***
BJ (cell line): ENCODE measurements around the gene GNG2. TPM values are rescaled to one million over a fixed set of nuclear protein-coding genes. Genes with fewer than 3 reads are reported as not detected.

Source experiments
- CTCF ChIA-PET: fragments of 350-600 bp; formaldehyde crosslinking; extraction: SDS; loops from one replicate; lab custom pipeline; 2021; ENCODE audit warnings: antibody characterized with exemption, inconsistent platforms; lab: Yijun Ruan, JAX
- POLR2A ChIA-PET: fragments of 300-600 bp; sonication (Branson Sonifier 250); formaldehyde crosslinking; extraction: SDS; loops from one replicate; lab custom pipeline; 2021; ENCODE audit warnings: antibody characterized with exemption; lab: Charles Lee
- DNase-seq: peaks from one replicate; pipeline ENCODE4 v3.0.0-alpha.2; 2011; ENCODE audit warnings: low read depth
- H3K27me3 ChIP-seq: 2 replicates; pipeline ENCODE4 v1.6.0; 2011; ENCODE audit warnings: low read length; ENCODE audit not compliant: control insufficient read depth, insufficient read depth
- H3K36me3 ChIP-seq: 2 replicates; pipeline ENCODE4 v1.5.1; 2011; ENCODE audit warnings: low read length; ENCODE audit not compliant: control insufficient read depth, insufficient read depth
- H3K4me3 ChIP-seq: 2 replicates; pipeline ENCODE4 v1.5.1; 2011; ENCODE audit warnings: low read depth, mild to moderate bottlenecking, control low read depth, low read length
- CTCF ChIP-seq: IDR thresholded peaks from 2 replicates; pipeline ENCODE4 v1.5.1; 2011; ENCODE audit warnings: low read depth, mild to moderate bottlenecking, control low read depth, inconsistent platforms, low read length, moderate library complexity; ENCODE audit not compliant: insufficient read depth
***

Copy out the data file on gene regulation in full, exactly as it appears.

BJ (cell line): ENCODE measurements around the gene GNG2. TPM values are rescaled to one million over a fixed set of nuclear protein-coding genes. Genes with fewer than 3 reads are reported as not detected.

Source experiments
- CTCF ChIA-PET: fragments of 350-600 bp; formaldehyde crosslinking; extraction: SDS; loops from one replicate; lab custom pipeline; 2021; ENCODE audit warnings: antibody characterized with exemption, inconsistent platforms; lab: Yijun Ruan, JAX
- POLR2A ChIA-PET: fragments of 300-600 bp; sonication (Branson Sonifier 250); formaldehyde crosslinking; extraction: SDS; loops from one replicate; lab custom pipeline; 2021; ENCODE audit warnings: antibody characterized with exemption; lab: Charles Lee
- DNase-seq: peaks from one replicate; pipeline ENCODE4 v3.0.0-alpha.2; 2011; ENCODE audit warnings: low read depth
- H3K27me3 ChIP-seq: 2 replicates; pipeline ENCODE4 v1.6.0; 2011; ENCODE audit warnings: low read length; ENCODE audit not compliant: control insufficient read depth, insufficient read depth
- H3K36me3 ChIP-seq: 2 replicates; pipeline ENCODE4 v1.5.1; 2011; ENCODE audit warnings: low read length; ENCODE audit not compliant: control insufficient read depth, insufficient read depth
- H3K4me3 ChIP-seq: 2 replicates; pipeline ENCODE4 v1.5.1; 2011; ENCODE audit warnings: low read depth, mild to moderate bottlenecking, control low read depth, low read length
- CTCF ChIP-seq: IDR thresholded peaks from 2 replicates; pipeline ENCODE4 v1.5.1; 2011; ENCODE audit warnings: low read depth, mild to moderate bottlenecking, control low read depth, inconsistent platforms, low read length, moderate library complexity; ENCODE audit not compliant: insufficient read depth